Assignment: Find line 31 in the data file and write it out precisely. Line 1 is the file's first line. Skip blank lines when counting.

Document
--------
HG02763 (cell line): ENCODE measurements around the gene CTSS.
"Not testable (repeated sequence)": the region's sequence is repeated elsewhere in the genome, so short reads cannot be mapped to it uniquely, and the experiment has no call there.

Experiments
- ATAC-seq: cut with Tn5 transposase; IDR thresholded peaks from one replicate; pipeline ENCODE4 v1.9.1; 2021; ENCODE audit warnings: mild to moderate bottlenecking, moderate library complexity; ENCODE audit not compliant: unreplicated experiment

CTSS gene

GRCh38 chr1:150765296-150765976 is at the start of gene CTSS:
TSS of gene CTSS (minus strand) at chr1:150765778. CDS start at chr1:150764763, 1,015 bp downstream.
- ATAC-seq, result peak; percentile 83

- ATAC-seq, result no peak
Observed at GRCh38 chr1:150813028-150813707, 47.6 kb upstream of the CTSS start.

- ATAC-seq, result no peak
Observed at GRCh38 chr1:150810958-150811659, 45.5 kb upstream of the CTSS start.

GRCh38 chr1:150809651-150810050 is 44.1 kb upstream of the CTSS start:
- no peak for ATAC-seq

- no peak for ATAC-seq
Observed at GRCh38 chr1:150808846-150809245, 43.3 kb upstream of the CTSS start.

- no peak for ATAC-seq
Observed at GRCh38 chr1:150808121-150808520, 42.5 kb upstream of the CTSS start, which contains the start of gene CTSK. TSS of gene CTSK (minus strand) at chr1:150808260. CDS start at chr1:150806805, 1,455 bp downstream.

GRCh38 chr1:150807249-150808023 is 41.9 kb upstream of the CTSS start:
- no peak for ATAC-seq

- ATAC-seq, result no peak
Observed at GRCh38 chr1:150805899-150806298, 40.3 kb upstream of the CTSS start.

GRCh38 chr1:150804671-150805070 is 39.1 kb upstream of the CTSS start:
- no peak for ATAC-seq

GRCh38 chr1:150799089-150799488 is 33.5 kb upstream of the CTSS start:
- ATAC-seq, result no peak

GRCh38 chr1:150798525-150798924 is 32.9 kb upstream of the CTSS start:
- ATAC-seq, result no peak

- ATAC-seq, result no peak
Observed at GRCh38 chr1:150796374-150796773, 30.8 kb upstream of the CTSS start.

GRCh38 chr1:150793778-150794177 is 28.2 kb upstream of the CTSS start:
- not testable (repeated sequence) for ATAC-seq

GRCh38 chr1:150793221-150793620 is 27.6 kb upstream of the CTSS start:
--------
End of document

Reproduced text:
GRCh38 chr1:150793778-150794177 is 28.2 kb upstream of the CTSS start: